The Myth of the Amateur is an essential contribution to our understanding of the long and tortured history of the NCAA’s efforts to permit its member schools to avoid compensating their athletes through a wage-fixing cartel, while permitting Division I basketball and football schools to reap the ever-increasing amounts of revenue generated by those athletes. Ronald A. Smith carefully documents these efforts, as well as the increasing public and judicial awareness of the fact that the NCAA, like the famous emperor before, “has no clothes” when it seeks to hide behind the facade of “amateurism” to disguise its exploitation of these athletes, who are required to put their teams before their studies. As the public and judicial debate over the future of the NCAA rules continues, this is must reading for all those concerned about the fair and just treatment of the players who make these college sports so popular and profitable through the sweat of their labors and their extraordinary athletic skills.
~Jeffrey L. Kessler
Rarely is a book published that so comprehensively documents, clearly explains, and coincides perfectly with the very latest state of affairs within a particular American institution. Fortunately for readers, this book is one of them...While certainly contributing an exhaustive historico-philosophical treatise of college sport and its administration for over 150 years, Smith's offering is so much more: a well-told tale of the long and enduring struggle between labor and management. Recent court rulings regarding compensation of college athletes for their names, images, and likenesses wonderfully incorporate, illustrate, and reinforce the author's arguments, and perhaps signal labor's victory over management—at least for now. This is a must-read text for sociologists, historians, philosophers, and labor studies scholars who focus on the institution of sport.
Smith provides a comprehensive history of how college athletes have been compensated, the different forms of that compensation, and the role amateurism has played in the legislating of compensation...this book provides a good chronicle of the history of college athletics in the United States and specifically the cyclical nature of college athletics administrators’ attempts at fitting various forms of amateurism into what has always been a commercial enterprise...The Myth of the Amateur can serve as a great resource for both undergraduate or graduate courses on intercollegiate athletics, sport in society, or sport history.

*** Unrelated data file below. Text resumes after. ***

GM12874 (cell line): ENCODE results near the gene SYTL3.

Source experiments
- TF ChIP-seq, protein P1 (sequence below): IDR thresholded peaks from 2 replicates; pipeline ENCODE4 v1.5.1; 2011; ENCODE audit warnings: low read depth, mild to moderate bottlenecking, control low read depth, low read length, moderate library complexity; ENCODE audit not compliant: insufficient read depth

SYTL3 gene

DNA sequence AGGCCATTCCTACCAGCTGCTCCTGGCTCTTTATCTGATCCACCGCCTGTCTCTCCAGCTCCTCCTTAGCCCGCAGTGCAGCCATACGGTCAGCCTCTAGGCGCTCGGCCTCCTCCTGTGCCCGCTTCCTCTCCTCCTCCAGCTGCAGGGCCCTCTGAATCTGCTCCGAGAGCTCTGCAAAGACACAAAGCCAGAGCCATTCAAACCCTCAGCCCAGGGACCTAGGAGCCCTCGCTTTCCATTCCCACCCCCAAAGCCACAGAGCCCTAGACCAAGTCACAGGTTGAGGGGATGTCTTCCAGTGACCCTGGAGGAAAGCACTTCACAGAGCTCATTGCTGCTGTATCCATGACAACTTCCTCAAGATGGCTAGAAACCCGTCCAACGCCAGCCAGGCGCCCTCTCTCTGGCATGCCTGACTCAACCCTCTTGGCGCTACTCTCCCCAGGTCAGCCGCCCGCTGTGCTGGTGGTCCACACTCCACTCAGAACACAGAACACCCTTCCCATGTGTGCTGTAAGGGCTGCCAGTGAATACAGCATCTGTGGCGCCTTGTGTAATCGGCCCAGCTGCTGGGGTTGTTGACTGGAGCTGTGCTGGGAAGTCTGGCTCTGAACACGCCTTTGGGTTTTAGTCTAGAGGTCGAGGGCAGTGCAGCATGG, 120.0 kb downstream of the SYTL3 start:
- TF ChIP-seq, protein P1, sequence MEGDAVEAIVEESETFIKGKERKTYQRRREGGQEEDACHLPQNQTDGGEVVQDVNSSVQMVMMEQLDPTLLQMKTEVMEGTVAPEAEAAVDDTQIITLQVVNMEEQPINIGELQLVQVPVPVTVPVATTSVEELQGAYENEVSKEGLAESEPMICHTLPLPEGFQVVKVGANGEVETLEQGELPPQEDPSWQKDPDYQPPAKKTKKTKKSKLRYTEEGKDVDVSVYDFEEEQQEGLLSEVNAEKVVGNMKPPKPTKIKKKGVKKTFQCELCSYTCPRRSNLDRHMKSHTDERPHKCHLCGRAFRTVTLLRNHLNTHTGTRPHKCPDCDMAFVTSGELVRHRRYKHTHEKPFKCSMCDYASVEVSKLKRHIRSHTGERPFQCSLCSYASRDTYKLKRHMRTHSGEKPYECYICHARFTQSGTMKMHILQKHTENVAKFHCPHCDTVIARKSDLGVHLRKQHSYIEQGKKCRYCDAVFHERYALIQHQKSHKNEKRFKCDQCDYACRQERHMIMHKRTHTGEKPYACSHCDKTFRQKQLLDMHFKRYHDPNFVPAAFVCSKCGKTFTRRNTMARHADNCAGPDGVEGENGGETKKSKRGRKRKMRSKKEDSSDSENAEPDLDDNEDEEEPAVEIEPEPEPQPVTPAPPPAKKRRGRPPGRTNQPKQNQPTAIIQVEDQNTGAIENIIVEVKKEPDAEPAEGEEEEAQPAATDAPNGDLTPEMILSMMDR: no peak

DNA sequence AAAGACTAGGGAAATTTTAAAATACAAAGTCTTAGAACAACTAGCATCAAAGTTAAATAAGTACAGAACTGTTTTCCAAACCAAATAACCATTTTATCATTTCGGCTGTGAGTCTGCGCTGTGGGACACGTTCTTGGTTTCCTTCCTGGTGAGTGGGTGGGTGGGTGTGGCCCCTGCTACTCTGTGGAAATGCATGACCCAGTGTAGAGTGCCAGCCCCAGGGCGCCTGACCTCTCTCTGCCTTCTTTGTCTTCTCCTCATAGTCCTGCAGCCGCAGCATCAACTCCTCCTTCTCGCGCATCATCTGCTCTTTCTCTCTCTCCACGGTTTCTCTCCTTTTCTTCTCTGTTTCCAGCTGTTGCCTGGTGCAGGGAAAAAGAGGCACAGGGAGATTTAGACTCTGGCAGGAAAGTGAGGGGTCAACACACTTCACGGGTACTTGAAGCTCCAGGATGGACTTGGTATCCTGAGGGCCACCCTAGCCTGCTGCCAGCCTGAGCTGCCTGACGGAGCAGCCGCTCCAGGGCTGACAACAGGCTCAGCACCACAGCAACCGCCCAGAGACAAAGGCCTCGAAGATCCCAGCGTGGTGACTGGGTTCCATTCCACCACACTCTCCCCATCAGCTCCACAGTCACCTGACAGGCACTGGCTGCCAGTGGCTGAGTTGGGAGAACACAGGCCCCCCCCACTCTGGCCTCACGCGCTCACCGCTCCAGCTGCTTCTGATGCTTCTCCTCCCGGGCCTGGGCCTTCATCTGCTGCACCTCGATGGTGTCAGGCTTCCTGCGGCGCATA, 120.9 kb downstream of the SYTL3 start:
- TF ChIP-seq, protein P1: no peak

~Journal of Sport Management
Smith exhibits mastery of the wonderful heritage and rich hypocrisy associated with the history of college sports...Smith is a preeminent historian of American college sports, and The Myth of the Amateur should be an immediate read for any serious study of the topic.
~Journal of Sport History
This book is a skillful compendium of college athletics' hypocrisies and exploitative behaviors, particularly useful for sports historians and those interested in athlete rights...Smith proves that amateurism never really existed—and that only by changing the term's definition could the NCAA cling to any vague ideal along those lines. In doing so, he provides a more realistic understanding of college sports' history that will enable a better engagement with the present and the future.
~Journal of American History
The Myth of the Amateur offers a detailed, provocative, forceful, and timely reminder that the debates that swirl around the ideals and conduct of college athletics today have an important history.
~Journal of Arizona History
Chapter 1. Amateurism Then and Now Chapter 2. The Harvard Dilemma—Amateur or Professional Chapter 3. “Scholarships”: Eastern Authority and Early Payments Chapter 4. Training, Training Tables, and Athletic Dorms Chapter 5. The Amateur Challenge of Summer Baseball for Pay Chapter 6. The 1929 Carnegie Report: Condemnation of Professionalism Chapter 7. The Southeastern Conference and Athletic Scholarships Chapter 8. National Athletic Scholarship Failure: The Sanity Code Chapter 9. The Cleansing of the Ivy League: No Athletic Scholarships? Chapter 10. Recruiting, Full Scholarships, and the Big Ten Succumbs Chapter 11. Academic Standards, the 1.600 Rule, and Their Demise Chapter 12. Taxation, Workers’ Compensation, and the “Student-Athlete” Chapter 13. Women’s Athletics, Title IX, and the Kellmeyer Lawsuit Chapter 14. Television, Unions, and the Collapse of Amateurism Chapter 15. Is NCAA “Amateurism” Alive?: The O’Bannon Lawsuit Impact Chapter 16. The Alston and Jenkins Lawsuits, and NCAA Fig-Leafed Professionalism Chapter 17. State and Federal Legislative Pay-for-Play Action